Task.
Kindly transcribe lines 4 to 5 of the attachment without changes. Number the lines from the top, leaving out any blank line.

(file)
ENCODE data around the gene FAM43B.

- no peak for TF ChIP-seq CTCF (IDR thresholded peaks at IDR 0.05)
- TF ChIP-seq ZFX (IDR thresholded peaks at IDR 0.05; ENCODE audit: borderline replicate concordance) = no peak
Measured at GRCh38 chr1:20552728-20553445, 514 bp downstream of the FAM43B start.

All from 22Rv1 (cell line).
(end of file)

Measured at GRCh38 chr1:20552728-20553445, 514 bp downstream of the FAM43B start.

All from 22Rv1 (cell line).